Other special features we may build during the seven-day straw bale workshop (assuming timely completion of the principal work on the main structure up to the first scratch coat of lime plaster) include: a garden boundary wall with an integrated bench, and the straw-bale platform for a large solar cooker, inspired by the design of the solar cooker at our center in the Himalayas.
EXPERIENTIAL LEARNING WITH A CONTEMPLATIVE FLAVOR IN THE LAP OF NATURE
The contemplative, reflective, meditative flavor of the workshop will be supported by optional yoga sessions each morning, led by Daphne. Waking to the sounds of birds and our seasonal creek (if flowing) and then enjoying the yoga sessions will help settle the mind and warm up the body before we start the day’s work. These optional yoga sessions will be accessible to everyone regardless of prior experience and physical condition. It’s a high priority for Daphne to ensure that everyone is comfortable and well supported, so she will be happy to meet individually with anyone who has particular needs or questions.
We will also be supported by healthy and delicious organic food from all corners of the globe. (Mark was a restaurateur in a past life, running a funky vegan café in the Dalai Lama’s exile hometown of Dharamshala, India.) All meals will be plant-based (vegan), made primarily with whole foods, sourced as much as possible from our own greenhouse and gardens and cooked with love. We’ll also provide plenty of healthy drinks and snacks to keep the energy flowing in the day, and herbal teas to help us wind down in the evenings.
This is a wonderful place to unplug, detox, and take care of body, mind, and spirit. We invite you to let yourself experience the benefits of the combination of healthy food, fresh air, physical work, and take a break from those ever-present digital devices and other intoxicants in order to get the full benefit of the experience to refresh and recharge yourself.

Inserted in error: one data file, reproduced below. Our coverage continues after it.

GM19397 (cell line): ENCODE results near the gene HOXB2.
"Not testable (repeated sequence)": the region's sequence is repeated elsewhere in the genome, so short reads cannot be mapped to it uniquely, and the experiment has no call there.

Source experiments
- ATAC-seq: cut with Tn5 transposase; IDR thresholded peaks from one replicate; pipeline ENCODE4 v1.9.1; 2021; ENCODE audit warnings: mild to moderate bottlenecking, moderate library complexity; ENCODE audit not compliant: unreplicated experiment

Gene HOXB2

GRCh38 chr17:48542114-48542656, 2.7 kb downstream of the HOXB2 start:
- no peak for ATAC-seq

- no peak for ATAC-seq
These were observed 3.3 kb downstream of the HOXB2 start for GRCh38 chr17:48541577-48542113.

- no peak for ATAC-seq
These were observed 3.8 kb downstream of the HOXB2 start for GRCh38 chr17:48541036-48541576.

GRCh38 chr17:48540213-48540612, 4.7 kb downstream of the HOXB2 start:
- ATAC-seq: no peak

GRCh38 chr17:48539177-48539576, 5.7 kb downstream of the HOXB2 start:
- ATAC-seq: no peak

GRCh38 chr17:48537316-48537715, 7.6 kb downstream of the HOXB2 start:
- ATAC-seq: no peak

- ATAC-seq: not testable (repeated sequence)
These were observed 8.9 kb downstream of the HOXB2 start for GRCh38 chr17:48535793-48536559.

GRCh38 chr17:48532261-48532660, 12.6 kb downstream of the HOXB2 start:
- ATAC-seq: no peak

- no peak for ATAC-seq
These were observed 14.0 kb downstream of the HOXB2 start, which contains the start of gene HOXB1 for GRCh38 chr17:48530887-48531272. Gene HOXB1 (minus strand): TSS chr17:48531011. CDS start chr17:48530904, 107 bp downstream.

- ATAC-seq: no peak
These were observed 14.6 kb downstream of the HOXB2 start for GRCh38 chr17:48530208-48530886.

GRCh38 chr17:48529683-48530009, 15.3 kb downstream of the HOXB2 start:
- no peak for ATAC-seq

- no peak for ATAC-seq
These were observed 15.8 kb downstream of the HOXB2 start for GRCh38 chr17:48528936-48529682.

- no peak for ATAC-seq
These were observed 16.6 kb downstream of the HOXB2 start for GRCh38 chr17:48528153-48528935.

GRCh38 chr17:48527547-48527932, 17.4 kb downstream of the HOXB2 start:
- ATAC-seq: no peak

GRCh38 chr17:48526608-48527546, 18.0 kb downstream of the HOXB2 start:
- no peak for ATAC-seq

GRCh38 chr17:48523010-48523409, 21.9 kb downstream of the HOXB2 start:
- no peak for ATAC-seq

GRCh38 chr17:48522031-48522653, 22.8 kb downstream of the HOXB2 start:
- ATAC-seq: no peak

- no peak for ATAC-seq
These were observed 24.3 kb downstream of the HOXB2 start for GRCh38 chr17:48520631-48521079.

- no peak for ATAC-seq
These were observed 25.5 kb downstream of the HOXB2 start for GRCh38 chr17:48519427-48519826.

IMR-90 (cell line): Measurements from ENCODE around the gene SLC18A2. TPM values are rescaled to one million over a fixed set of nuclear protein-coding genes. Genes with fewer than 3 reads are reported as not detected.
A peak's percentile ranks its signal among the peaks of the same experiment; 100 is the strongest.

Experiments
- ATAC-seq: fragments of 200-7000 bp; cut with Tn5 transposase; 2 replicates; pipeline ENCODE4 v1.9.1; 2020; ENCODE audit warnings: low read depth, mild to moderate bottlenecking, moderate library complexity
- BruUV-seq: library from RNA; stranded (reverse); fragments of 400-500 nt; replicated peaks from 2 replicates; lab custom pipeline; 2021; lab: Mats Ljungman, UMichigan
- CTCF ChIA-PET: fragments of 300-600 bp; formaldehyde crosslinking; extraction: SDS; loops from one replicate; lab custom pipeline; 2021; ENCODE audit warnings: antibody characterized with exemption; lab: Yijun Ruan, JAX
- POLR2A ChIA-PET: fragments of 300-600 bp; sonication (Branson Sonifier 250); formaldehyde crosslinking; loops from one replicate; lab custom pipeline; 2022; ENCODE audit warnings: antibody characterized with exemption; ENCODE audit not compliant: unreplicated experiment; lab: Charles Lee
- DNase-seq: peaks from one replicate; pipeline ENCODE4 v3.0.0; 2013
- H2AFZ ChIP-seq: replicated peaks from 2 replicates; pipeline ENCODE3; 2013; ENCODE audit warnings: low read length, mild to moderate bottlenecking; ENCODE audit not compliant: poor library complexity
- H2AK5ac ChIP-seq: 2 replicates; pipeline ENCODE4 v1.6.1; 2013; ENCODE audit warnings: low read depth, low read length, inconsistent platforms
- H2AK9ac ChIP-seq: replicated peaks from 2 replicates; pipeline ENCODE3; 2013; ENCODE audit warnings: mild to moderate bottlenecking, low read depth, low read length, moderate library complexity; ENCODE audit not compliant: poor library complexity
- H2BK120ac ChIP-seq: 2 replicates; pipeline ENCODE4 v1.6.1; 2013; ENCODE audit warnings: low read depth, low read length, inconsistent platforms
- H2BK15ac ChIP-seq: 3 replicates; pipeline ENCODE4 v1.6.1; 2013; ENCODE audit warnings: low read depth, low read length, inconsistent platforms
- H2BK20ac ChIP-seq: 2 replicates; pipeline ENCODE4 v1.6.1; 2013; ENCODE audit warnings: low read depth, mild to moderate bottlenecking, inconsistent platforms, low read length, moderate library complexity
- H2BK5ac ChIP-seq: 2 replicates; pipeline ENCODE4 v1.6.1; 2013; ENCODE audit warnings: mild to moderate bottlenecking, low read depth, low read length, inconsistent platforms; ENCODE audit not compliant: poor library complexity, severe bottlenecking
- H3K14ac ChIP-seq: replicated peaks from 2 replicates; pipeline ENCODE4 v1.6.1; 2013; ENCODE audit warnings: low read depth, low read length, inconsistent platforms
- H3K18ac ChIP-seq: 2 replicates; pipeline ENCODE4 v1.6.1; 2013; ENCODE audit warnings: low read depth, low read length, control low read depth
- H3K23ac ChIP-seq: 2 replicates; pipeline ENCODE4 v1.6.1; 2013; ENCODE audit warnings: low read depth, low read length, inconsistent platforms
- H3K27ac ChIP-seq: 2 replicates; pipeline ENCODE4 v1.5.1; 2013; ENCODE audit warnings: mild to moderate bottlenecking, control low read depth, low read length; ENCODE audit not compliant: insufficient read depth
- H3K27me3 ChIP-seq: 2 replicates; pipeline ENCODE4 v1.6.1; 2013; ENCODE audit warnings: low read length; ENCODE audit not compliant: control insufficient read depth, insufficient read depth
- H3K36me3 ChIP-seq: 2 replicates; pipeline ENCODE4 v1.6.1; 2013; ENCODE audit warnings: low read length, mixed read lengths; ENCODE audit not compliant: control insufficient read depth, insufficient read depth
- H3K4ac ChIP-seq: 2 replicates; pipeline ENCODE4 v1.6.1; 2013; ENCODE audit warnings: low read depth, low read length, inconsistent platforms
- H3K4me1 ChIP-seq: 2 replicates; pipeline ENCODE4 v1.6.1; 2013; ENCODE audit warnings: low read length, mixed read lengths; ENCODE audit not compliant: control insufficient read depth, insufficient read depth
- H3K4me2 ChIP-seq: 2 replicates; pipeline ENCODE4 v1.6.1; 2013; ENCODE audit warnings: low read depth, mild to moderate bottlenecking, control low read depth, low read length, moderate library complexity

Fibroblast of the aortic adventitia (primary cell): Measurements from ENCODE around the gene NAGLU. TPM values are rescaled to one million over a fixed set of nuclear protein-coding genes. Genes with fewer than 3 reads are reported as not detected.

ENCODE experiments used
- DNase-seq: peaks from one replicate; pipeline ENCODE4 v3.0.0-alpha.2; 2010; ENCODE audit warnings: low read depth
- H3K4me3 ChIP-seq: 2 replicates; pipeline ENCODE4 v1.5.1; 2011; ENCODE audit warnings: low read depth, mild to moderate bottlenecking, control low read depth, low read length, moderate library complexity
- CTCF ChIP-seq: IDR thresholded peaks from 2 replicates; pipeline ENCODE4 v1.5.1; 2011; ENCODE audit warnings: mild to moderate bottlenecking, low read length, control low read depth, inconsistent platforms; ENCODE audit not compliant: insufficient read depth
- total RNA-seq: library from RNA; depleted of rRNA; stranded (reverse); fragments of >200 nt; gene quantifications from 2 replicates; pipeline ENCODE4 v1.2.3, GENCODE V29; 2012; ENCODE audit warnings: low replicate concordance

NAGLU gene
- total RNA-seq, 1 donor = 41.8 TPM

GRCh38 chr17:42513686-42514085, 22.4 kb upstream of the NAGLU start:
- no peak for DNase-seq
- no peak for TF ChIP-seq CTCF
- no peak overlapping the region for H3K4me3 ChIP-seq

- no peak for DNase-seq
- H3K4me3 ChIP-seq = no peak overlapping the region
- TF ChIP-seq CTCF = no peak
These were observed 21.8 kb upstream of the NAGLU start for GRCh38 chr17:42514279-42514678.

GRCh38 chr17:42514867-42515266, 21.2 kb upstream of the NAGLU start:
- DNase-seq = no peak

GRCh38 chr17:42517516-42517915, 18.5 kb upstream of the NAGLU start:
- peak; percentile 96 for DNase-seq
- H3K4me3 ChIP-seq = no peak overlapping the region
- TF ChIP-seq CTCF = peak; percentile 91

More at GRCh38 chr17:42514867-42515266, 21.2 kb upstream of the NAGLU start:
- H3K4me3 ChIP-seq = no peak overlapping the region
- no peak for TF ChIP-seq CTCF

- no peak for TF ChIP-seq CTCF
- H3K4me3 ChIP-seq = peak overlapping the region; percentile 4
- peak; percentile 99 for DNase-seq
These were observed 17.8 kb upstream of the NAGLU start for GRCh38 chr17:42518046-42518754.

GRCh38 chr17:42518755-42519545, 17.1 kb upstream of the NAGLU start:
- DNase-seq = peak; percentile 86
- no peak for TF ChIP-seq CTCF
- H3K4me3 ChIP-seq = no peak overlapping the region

We have no cell service on most of the campus (which creates a precious opportunity to turn off the phone!) though for those who need to check in with work or family it’s a short walk or drive to a spot with good signal.
Note that the campus is non-smoking due to extreme fire risk in this drought-addled region, and we invite all participants to take a break from alcohol and drugs for the duration of the program as well, to maintain the quality of presence that we seek to cultivate on this sacred land.
During your stay at Windhorse you’ll be able to explore the structures and features we have on site, and perhaps find ideas to adapt for your own projects. We’re also happy to hear about your building plans and share anything from our experience that might be helpful or interesting.
Other free-time activities on the Windhorse campus: walk the creek valley, hike up to the mesa, mountain bike through the 640 acres, toil in the garden, sing and play music, watch the birds, or just enjoy the serene beauty of the place.
Anya and James will be happy to lead guided nature hikes for the explorers among us.
Area activities that could be enjoyed before or after the workshop: Mesa Verde National Park (only about 45 minutes away), rafting in Durango, the cool little town of Mancos with it’s vibrant live music scene, swimming at Lake Nighthorse, exploring the Animas River Valley, taking the steam train up to Silverton for the views, or visiting Pagosa Springs (which boasts the world’s deepest hot springs), the native lands of the Four Corners area, or the mountain towns of Ouray and Telluride. See the website of the Durango Area Tourism Office for more information.
CAMPING & FACILITIES
We have a beautiful and spacious campsite near the creek with plenty of room to accommodate everyone’s tents and vehicles (even RVs) among the trees and sagebrush. There will be toilets and showers in convenient locations, including composting toilets of our own design. We use mostly solar power, but we do have grid power near the building site for tools and EV charging (which you’re welcome to use if you’re driving an EV).
In case anyone prefers to book your own lodging off site, we will provide a list of local accommodation options.
We deeply appreciate your interest in helping us to create the first major building on our campus, and we hope to offer you a deeply nourishing, informative, empowering, and hopefully inspiring experience in return.
— Daphne, Mark, Anya, and James of Windhorse Village and the Earthville Network